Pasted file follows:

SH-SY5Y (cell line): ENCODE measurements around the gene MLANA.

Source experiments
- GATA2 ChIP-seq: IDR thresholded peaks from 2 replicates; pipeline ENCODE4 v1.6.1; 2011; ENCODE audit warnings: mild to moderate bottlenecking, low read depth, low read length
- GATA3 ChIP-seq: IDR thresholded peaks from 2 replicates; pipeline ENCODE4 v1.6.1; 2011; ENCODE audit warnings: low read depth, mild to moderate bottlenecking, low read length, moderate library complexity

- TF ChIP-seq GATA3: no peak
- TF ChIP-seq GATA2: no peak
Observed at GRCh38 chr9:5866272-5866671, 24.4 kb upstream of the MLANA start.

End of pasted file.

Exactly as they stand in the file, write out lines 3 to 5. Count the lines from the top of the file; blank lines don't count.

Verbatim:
- GATA2 ChIP-seq: IDR thresholded peaks from 2 replicates; pipeline ENCODE4 v1.6.1; 2011; ENCODE audit warnings: mild to moderate bottlenecking, low read depth, low read length
- GATA3 ChIP-seq: IDR thresholded peaks from 2 replicates; pipeline ENCODE4 v1.6.1; 2011; ENCODE audit warnings: low read depth, mild to moderate bottlenecking, low read length, moderate library complexity

- TF ChIP-seq GATA3: no peak